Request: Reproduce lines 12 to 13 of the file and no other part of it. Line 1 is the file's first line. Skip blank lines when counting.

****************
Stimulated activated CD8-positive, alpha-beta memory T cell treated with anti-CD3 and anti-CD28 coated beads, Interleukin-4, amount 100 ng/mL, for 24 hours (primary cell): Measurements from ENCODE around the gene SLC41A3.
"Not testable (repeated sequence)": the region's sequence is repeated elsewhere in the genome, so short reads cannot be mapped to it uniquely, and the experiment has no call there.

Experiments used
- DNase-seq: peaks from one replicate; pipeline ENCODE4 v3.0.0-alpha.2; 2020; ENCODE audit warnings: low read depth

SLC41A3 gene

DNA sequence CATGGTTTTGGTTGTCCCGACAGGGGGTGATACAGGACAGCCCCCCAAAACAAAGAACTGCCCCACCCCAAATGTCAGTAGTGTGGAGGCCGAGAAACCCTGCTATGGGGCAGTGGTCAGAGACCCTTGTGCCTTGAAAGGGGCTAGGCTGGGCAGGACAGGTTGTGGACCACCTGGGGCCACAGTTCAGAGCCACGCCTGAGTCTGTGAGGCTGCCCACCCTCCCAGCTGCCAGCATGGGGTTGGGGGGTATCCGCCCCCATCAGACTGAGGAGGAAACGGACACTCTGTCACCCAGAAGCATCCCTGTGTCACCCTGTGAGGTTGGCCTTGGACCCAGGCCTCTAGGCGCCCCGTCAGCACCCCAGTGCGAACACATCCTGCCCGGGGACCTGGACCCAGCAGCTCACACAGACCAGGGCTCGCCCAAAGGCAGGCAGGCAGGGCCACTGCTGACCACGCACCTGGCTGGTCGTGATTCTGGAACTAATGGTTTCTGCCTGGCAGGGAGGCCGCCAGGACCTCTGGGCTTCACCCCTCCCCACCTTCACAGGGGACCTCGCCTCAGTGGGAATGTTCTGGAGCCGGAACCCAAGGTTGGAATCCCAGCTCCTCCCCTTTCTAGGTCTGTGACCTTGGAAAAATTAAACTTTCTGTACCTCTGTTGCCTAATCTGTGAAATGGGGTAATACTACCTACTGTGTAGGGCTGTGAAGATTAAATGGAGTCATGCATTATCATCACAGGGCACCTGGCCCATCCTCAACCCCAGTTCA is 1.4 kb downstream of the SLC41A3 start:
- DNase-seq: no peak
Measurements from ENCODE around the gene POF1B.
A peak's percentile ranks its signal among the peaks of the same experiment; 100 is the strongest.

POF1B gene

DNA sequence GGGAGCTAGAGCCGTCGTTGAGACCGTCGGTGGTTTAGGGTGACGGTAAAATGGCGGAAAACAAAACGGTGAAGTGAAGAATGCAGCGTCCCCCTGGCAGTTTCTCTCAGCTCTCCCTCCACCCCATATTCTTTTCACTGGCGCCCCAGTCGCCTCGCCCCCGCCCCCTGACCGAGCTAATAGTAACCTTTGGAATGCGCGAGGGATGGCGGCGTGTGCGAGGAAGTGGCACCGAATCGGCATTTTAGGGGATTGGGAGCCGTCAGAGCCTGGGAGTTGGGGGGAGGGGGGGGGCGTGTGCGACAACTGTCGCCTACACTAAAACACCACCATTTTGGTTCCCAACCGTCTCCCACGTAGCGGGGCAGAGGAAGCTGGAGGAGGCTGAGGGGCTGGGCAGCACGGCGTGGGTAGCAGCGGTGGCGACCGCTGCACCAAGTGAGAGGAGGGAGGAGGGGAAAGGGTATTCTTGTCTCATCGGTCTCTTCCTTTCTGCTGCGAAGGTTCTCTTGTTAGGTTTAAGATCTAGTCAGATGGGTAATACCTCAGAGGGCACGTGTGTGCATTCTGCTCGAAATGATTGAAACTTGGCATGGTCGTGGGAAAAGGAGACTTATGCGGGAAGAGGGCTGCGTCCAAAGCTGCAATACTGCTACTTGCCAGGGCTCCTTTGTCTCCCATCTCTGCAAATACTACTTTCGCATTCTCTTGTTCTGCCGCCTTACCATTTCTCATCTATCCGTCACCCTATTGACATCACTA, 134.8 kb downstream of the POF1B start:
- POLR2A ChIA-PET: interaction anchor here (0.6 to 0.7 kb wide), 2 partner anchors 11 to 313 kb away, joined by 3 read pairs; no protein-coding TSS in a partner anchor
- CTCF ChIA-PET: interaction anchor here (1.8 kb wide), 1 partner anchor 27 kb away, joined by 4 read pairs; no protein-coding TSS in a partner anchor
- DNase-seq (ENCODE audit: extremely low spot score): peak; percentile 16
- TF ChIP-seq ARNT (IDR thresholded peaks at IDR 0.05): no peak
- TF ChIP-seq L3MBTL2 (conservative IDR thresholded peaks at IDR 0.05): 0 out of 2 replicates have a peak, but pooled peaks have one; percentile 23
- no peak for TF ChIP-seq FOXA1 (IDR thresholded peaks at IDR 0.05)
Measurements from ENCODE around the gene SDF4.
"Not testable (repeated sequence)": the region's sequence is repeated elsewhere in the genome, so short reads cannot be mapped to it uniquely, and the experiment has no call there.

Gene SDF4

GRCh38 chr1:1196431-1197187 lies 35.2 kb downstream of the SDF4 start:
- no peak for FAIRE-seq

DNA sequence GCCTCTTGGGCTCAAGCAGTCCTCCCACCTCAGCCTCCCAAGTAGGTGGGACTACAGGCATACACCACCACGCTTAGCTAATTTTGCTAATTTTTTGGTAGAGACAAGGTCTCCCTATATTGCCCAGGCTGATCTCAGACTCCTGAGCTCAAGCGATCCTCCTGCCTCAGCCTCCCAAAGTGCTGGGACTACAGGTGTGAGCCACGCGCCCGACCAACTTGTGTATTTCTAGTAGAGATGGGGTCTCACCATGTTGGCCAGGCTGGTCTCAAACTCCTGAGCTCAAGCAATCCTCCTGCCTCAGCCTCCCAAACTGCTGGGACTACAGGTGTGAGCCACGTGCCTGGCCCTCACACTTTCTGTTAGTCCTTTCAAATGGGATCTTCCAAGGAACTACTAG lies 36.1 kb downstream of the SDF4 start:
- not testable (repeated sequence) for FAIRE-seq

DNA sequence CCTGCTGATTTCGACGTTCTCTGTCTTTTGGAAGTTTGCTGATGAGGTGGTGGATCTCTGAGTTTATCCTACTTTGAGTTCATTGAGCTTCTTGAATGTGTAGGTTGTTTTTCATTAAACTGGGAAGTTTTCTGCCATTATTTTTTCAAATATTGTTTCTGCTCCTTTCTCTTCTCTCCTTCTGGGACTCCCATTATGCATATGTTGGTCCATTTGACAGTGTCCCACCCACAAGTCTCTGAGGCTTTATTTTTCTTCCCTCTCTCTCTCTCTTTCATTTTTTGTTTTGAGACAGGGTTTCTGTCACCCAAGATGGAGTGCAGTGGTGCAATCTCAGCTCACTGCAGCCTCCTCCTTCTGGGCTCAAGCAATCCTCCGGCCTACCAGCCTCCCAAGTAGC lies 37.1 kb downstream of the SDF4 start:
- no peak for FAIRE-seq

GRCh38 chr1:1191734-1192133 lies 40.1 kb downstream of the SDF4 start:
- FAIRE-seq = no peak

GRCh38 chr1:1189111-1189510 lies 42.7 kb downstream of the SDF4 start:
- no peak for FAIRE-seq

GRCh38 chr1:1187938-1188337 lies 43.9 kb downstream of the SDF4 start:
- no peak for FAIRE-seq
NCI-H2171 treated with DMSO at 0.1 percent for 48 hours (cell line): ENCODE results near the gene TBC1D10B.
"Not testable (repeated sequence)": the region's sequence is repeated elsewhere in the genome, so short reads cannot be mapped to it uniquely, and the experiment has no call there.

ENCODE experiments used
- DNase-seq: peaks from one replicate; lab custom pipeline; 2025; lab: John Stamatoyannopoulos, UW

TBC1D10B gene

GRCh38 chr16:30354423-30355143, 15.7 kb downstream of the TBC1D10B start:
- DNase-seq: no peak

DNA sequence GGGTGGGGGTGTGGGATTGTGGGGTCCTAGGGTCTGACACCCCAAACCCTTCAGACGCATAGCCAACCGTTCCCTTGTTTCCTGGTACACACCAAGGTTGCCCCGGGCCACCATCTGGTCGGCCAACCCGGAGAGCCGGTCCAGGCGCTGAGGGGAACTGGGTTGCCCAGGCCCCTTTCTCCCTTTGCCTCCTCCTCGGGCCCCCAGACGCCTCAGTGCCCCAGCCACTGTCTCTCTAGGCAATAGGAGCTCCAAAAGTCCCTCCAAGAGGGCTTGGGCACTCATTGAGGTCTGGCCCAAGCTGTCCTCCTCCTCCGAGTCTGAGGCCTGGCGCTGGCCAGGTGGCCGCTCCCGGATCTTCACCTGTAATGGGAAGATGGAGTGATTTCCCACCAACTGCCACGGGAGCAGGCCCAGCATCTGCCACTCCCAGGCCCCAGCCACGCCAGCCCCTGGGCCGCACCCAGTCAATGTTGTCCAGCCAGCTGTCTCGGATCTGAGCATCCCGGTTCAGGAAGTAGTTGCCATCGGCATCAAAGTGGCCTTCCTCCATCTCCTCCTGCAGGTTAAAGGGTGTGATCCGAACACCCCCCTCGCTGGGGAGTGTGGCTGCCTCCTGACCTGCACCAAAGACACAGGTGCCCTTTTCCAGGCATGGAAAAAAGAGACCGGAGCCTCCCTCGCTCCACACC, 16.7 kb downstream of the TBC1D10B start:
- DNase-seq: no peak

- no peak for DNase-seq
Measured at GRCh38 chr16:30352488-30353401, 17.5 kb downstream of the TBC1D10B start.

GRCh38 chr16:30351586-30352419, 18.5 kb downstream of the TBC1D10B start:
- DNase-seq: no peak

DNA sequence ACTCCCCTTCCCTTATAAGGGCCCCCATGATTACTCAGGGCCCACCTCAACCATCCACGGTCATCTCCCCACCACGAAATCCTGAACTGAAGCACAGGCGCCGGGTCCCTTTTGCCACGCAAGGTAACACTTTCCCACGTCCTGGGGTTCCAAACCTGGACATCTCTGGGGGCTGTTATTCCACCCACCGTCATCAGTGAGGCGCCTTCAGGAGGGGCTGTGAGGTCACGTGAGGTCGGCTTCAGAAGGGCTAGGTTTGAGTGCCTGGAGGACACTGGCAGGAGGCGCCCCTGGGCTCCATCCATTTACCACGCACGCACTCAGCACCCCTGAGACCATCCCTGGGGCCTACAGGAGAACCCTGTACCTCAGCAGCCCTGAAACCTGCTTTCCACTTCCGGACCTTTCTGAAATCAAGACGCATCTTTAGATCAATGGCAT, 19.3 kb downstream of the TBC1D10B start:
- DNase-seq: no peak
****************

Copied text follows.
- POLR2A ChIA-PET: interaction anchor here (0.6 to 0.7 kb wide), 2 partner anchors 11 to 313 kb away, joined by 3 read pairs; no protein-coding TSS in a partner anchor
- CTCF ChIA-PET: interaction anchor here (1.8 kb wide), 1 partner anchor 27 kb away, joined by 4 read pairs; no protein-coding TSS in a partner anchor